Wednesday, January 21, 2009

NYPIRG: Enemy of New York's Store Owners

We have watched the NY Public Interest Research Group in action for close to thirty years; and in that time have never seen the group advocate any public policy that would benefit business. Apparently business and the public interest are mutually exclusive-which tells us a lot about the group's world view. The world view in question is highlighted by NYPIRG's zealous advocacy of the expansion of the bottle bill-and its equally zealous opposition to any proposal to take the containers out of the retail outlets.

Of course, the group's mindset is not only hostile to local businesses, it is at the same time ignorant of basic economics that could better inform their policy positions-making them less subject to ridicule. Here's NYPIRG refuting an industry "myth: "

"MYTH: The Bigger Better Bottle Bill will increase beverage costs by 15 cents a bottle.

FACT: The beverage companies are exaggerating the costs of the bottle bill. The beverage companies are threatening to increase the cost of beverages by 15 cents per bottle if the Bigger Better Bottle Bill is passed. Five cents of this is a completely refundable deposit – an upfront cost that consumers can get back when they return their empty container. Of the other 10 cents, a few pennies are for the handling fee (1.5 cents additional handling fee for beer and soda, 3.5 cents new handling fee for non-carbonated beverages); the remaining 6.5-8.5 cents are “mystery costs” that the beverage companies have so far not explained or accounted for. Prices for bottled water and other beverages are already quite elastic; there is no basis for the industry’s claims that a small increase in the cost will impact sales."

To start off, if beverage companies are saying that an expansion of the bottle bill will increase prices by 15 cents per container, that supposition has nothing to do with the deposit; costs come from elsewhere and they remain a "mystery" only to NYPIRG. Unlike beer and soda, added containers under expansion come from product that is not store door delivered-water and juices are delivered with other groceries from food distribution warehouses. Empty containers can't be simply loaded onto delivery trucks for back haul. And, by the by, this extra handling-along with back room processing for recycling, is not cost free.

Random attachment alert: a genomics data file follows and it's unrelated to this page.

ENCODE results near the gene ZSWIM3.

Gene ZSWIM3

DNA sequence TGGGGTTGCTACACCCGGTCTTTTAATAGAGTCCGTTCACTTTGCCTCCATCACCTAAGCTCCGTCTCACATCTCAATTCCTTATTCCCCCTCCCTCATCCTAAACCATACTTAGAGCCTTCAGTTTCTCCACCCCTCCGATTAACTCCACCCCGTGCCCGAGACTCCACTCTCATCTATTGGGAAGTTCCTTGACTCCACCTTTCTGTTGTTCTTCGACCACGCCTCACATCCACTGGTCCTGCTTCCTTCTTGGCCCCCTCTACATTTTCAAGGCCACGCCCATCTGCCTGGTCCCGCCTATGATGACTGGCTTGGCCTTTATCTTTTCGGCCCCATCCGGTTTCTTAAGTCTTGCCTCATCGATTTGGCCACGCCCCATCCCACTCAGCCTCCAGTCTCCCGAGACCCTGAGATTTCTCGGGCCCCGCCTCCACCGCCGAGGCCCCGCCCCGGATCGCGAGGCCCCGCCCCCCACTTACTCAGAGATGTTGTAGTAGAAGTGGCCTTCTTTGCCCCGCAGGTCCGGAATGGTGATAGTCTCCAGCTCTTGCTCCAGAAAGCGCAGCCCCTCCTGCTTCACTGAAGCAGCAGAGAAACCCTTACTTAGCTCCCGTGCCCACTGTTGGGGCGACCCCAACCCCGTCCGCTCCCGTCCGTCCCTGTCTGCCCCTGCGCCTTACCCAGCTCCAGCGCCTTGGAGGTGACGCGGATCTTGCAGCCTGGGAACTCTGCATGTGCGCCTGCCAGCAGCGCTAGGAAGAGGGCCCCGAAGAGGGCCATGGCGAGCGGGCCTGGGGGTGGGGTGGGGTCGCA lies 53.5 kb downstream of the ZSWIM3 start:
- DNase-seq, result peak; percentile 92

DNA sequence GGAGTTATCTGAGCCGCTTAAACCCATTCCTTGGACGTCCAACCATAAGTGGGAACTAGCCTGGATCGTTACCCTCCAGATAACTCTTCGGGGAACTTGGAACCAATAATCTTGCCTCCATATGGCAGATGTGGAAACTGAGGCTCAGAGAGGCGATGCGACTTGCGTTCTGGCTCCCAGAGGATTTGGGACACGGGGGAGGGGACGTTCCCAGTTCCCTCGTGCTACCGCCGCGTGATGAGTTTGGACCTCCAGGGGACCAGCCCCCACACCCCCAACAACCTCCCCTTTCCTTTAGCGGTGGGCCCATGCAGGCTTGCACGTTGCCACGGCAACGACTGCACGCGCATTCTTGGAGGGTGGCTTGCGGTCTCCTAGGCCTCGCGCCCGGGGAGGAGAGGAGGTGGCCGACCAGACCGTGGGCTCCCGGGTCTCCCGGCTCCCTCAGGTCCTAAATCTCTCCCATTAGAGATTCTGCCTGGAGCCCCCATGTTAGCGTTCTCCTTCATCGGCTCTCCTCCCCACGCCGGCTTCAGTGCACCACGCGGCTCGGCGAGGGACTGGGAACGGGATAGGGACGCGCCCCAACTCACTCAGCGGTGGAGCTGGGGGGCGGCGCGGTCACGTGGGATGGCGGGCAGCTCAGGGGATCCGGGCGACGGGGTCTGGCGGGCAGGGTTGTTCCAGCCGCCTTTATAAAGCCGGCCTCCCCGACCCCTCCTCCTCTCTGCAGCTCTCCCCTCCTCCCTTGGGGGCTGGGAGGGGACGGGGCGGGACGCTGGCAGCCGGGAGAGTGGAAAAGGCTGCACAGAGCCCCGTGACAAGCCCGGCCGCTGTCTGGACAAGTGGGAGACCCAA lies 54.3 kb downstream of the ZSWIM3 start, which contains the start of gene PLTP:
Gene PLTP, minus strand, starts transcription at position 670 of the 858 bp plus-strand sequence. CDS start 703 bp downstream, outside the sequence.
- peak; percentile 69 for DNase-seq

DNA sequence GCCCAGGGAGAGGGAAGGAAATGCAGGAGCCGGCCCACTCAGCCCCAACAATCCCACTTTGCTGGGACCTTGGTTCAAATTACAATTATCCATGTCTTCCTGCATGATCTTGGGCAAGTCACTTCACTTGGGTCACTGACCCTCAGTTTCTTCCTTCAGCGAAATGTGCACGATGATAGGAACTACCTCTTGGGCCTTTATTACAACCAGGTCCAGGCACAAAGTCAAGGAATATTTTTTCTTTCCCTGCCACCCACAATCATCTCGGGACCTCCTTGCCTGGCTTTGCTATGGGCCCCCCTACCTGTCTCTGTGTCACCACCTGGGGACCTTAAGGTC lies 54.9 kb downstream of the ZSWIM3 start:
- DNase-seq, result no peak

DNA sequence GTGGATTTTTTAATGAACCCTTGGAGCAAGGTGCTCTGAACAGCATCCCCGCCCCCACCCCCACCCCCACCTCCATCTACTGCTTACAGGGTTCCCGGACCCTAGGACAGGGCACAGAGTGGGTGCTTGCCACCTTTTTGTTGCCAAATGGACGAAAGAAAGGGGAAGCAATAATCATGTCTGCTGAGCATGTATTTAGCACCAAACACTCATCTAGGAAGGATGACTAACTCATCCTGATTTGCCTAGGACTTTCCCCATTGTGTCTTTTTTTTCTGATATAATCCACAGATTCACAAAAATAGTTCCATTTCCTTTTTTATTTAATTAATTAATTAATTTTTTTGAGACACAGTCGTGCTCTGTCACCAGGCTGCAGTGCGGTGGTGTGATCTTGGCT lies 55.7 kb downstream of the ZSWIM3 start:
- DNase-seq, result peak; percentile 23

And for those of us who were present at the creation, so to speak, we can remember how beer and soda prices skyrocketed after the bottle bill first passed in 1981. All of this is certainly a mystery to NYPIRG. And all this is without the escheating of the unredeemed deposits-money that is currently being used to defray redemption costs. It is telling that bottle bill expanders never give a thought to using the unredeemed deposits-if they were escheated and could actually be found-to help defray retailer costs. No, they simply want to abscond with the funds for their own pet uses, and the customer be damned.

But NYPIRG is also strangely silent about how the expansion would escalate the cost of doing business at retail; apparently, this isn't one of the "myths" propagated by greedy business owners. But the group does have a strange view of the provision in the legislation that would reduce the redemption requirements for store owners located in NYC near redemption centers, saying that the provision: "Reduces the number of bottles and cans that retailers in New York City must redeem if there is a redemption center nearby. This provides a powerful incentive for NYC retailers to assist in the establishment of new redemption centers. Lowers the takeback requirements for bodegas and other small stores. Allows all other retailers in NYC to accommodate high-volume returns during the window of time that is most convenient for them."

This is kind of like a community benefit agreement for a project that has no community benefit. And, even supposing that a retailer was willing to expend the resources, "to assist in the establishment of new redemption centers," what would that do to the cost of beverages-and the profitability of inner city supermarkets that are rapidly disappearing?

And what about the reduced selling space for markets that are already cramped? NYPIRG remains silent here as well, unconcerned as it is about the fate of local food stores. Which leads us full circle. NYPIRG represents a view of the public interest that relegates business to a kind of ignominious nether world. In the group's view, advocating for those interests that create jobs and generate tax revenues, is part of a selfishness that should be eschewed; in favor of policies that will make stores and other businesses less productive as economic engines and job creators.